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Pleasanton crash that killed family of four under investigation by federal safety agency

Community rocked by death of Pleasanton family in fiery crash
Community rocked by death of Pleasanton family in fiery crash 03:46

The solo-vehicle crash that killed a family of four in Pleasanton last month is now being investigated by the National Highway Traffic Safety Administration, the agency confirmed Monday.

On April 24, a Pleasanton family of four, a man, woman and their two children, died when the electric vehicle they were driving veered off Foothill Road, hit a pole and crashed into a tree.

Police said speed appeared to have been a factor in the crash, and they confirmed the vehicle was a VinFast VF8, an electric vehicle made by a Vietnamese company.

Now, the NHTSA is also investigating the crash. The agency said its Special Crash Investigations division will be looking into the circumstances of the crash and the ensuing fire.

According to the agency's website, special crash investigations can be prompted by information it gets from various sources such as the NHTSA's Vehicle Safety Hotline, NHTSA's regional offices the Office of Defects Investigation, law enforcement agencies, vehicle owners and engineers.

A complaint was made to the NHTSA that appears to stem from the Pleasanton crash, citing concerns about the vehicle.

The NHTSA does not release identifying information, but the complaint lists the incident date as April 24, that there were four killed and that there was a fire. The location is listed as Pleasanton.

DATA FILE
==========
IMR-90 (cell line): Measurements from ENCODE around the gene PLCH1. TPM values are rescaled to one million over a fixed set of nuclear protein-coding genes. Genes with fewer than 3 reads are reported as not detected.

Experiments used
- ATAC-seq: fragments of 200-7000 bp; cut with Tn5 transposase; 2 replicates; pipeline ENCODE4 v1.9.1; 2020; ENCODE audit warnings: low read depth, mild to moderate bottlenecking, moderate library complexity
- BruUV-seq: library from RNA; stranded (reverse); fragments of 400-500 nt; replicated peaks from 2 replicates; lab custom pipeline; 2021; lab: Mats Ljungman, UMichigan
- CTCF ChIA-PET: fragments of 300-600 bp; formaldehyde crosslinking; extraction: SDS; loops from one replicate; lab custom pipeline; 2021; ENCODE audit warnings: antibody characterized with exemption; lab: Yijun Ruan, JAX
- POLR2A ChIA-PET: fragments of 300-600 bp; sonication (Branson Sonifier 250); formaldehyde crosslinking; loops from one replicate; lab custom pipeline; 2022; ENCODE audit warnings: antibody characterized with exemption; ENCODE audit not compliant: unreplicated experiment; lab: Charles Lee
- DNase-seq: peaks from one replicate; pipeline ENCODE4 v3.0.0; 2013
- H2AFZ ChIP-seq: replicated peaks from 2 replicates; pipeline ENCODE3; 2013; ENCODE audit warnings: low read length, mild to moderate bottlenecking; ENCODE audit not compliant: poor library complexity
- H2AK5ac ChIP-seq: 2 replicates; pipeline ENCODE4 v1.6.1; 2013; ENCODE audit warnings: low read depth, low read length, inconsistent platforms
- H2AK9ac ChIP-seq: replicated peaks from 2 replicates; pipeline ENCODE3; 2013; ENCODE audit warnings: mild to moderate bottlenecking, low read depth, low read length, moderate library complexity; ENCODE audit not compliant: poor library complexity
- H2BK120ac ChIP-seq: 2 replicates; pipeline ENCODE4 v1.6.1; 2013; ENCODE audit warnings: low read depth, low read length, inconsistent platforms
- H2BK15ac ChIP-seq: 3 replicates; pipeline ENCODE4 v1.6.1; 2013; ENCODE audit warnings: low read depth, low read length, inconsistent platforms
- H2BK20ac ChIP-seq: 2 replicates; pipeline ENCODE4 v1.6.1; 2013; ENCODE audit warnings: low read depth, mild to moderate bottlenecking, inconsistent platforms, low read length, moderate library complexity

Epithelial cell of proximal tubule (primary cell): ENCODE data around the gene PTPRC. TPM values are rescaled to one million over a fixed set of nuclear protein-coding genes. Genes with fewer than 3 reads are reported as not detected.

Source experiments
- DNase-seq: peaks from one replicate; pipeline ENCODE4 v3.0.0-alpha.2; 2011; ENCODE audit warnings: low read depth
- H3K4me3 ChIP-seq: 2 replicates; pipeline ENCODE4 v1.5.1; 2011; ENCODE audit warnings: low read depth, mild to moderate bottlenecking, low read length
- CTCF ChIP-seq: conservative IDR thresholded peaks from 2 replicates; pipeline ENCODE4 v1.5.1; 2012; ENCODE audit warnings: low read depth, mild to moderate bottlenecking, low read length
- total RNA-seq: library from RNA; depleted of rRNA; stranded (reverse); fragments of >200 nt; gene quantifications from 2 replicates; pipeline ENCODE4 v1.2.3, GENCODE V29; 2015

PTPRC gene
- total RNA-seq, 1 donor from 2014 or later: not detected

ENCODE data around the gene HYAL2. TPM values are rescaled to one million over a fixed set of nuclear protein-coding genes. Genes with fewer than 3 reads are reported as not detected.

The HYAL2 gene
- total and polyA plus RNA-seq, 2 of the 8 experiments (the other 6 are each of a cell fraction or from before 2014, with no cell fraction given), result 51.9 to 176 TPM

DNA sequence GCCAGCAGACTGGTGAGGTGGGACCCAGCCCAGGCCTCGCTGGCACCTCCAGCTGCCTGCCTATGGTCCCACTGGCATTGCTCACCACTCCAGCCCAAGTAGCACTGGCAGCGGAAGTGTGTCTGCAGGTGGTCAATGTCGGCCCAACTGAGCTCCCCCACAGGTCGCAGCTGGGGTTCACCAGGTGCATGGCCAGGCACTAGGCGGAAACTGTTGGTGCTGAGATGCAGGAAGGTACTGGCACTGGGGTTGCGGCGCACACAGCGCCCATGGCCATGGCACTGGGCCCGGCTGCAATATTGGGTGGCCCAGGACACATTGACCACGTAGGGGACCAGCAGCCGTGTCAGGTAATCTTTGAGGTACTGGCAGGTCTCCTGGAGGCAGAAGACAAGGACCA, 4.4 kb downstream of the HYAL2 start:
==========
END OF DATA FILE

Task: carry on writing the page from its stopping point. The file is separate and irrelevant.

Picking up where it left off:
"(The driver) was driving at unknown speeds with his family, the vehicle crashed into a pole, then a tree where it came to a stop. The vehicle then caught on fire," the complaint states.

Based off the complaint, the owner of the vehicle, who was not the driver that night, is the coworker of one of the victims. The reason for the complaint is that the owner of the vehicle had experienced steering wheel failure while driving, and they were worried the same may have happened to the victim.

"While driving at unknown speeds, the steering wheel automatically maneuvered to the right direction, however, the contact was able to regain control of the steering wheel and maneuvered into the correct lane. The contact stated that the failure recurred where the lane assist was turned on by default and it would automatically move the steering wheel," the complaint states.

There are 11 other complaints made against the 2023 VinFast VF8 on the NHTSA's website, with several of them mentioning steering and lane departure. 

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